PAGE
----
Public Comment

Commentary: Yes on Prop. 92, the Community College Initiative

By Cy Gulassa
Friday February 01, 2008

The Peralta Board of Trustees, faculty and staff urge voters to support Prop. 92, the Community College Initiative, which will appear on the Feb. 5 statewide ballot. Its passage is vital to our Peralta colleges—Alameda, Berkeley City, Laney, and Merritt—as well as to the 109 California community colleges and 2.5 million students.  

California community colleges are one of the state’s greatest success stories. They provide millions with the knowledge and skills that lead to personal development and high-wage jobs that pump billions back into the economy. For every dollar spent on community college students, the state gains $3, thanks to the greater earning power of graduates. On average, students who earn a vocational degree or certificate see their wages double within three years of graduation. Compared with CSU and UC, community colleges are an amazing bargain for taxpayers. For each full-time freshman or sophomore, the state pays community colleges only one half of what it pays to CSU and one-third to UC. In other words, for every tax dollar, community colleges are twice as productive as CSU and three times that of UC.  

So why do we need Prop. 92? This landmark measure corrects a serious flaw in community college funding, which is tied to and driven by K-12 attendance. As attendance shrinks or expands in K-12, so does funding for community colleges. Today the two systems are out of sync; while K-12 attendance is falling, community colleges are expanding. Further, as the economy worsens, community college enrollment accelerates because laid-off workers return in thousands to retrain or upgrade skills.  

Complicating matters, while community colleges are guaranteed in statute a fixed percentage of the combined K-12/community college pot of money (together called K-14), the actual percentage fluctuates during the annual battle over the state budget, with community colleges often the loser. In effect, K-12 and community colleges play together in the same dollar sandbox, but being politically much bigger, K-12 can take some of the community college share when convenient. 

Tying community college funding to the fate of K-12 attendance not only makes no sense, in lean years it destabilizes planning, forcing last-second across-the-board cancellation of classes and reductions in high-cost programs like nursing. 

At fault is the assumption that K-12 provides the bulk of students to community colleges. In fact, K-12 graduates in any given year constitute only a minority of total enrollment. The average age is 28, 60 percent are female, and there are more Latinos, Asians and African Americans than in CSU and UC combined. In the fall of 2006 at Peralta, only 31 percent of students were 19-24 years old, while 51 percent were between 25 and 54. Because of the statewide principle of open access, Peralta students comprise one of the most diverse and complex populations in the state, with a staggering array of needs. They include high school dropouts, immigrants in dire need of basic skills, re-entry women, mature people upgrading skills and retraining for better jobs, as well as university bound students whose careers require high-end classes and state-of-the-art technology. A version of this profile applies to all California community colleges.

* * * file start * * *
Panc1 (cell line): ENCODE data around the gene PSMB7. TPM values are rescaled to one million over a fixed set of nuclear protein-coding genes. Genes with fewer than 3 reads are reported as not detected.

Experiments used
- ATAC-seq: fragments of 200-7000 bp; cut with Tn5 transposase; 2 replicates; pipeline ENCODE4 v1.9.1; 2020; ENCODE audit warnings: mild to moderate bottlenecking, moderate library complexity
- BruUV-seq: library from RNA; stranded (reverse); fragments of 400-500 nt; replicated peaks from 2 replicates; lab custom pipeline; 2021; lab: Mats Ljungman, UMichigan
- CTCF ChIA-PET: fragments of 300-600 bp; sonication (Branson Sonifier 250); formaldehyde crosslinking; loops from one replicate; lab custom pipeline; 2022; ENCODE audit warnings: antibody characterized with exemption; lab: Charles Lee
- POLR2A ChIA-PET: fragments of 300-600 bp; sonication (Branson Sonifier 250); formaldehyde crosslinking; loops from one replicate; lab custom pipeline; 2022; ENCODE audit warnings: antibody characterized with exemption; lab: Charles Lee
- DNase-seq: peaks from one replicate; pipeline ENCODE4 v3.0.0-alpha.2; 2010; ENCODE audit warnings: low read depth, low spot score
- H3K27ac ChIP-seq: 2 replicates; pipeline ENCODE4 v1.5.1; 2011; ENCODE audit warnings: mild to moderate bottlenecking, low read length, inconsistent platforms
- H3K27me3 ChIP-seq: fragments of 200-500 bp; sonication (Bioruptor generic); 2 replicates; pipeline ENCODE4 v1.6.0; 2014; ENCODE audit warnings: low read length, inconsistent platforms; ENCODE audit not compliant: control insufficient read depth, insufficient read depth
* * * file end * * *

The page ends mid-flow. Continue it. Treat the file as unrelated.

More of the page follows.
How would Prop. 92 restore common sense to community college funding?  

• It would stabilize funding by creating two separate funds, one for K-12, governed by attendance, another for community colleges, governed by the young adult population (17-24), and it would limit growth in any given year to 5 percent. The split does not raise taxes and does not affect K-12 funding. In fact, for the next two years, both K-12 and community colleges would annually receive an infusion of $150 million. This is a tiny fraction of the state’s $141 billion budget and a solid investment in turning the economy around.  

• It would fix at 10.64 percent the CC share of the combined K-12 and community college allocation, eliminating annual, politically inspired fluctuations. 

• It would lower fees from $20 to $15 per unit and severely limit increases. Instead of $600, a full-time Peralta student would pay $450 per year. A typical student, however, also spends over $1,000 per year for text books, hundreds more for transportation, rent, fees and incidentals, and has less time available for essential full or part-time work. It’s estimated that the annual cost for a full-time community college student exceeds $7,000 per year. As with K-12, community colleges were originally intended to be free because the social and economic benefits far outweigh the cost. This is especially true today when many careers require at minimum two years of college. 

• It would establish in the state constitution a system of independent public community college districts and Board of Governors, similar to UC CSU, and K-12 governance structures.  

Admittedly, as written, Prop. 92 is confusing and subject to negative attack, principally by K-12 organizations that prefer to have political control over CC funding. When the details of Prop. 92 are explained, however, skeptics become enthusiastic supporters. Recently and remarkably, every single elected official in Berkeley endorsed Prop. 92 after Peralta Trustee Nicky Gonzalez-Yuen explained the details. We hope you will likewise support Prop. 92. Your vote will help improve the social and economic welfare of all California.  


Cy Gulassa is president of the  

Peralta Colleges Board of Trustees.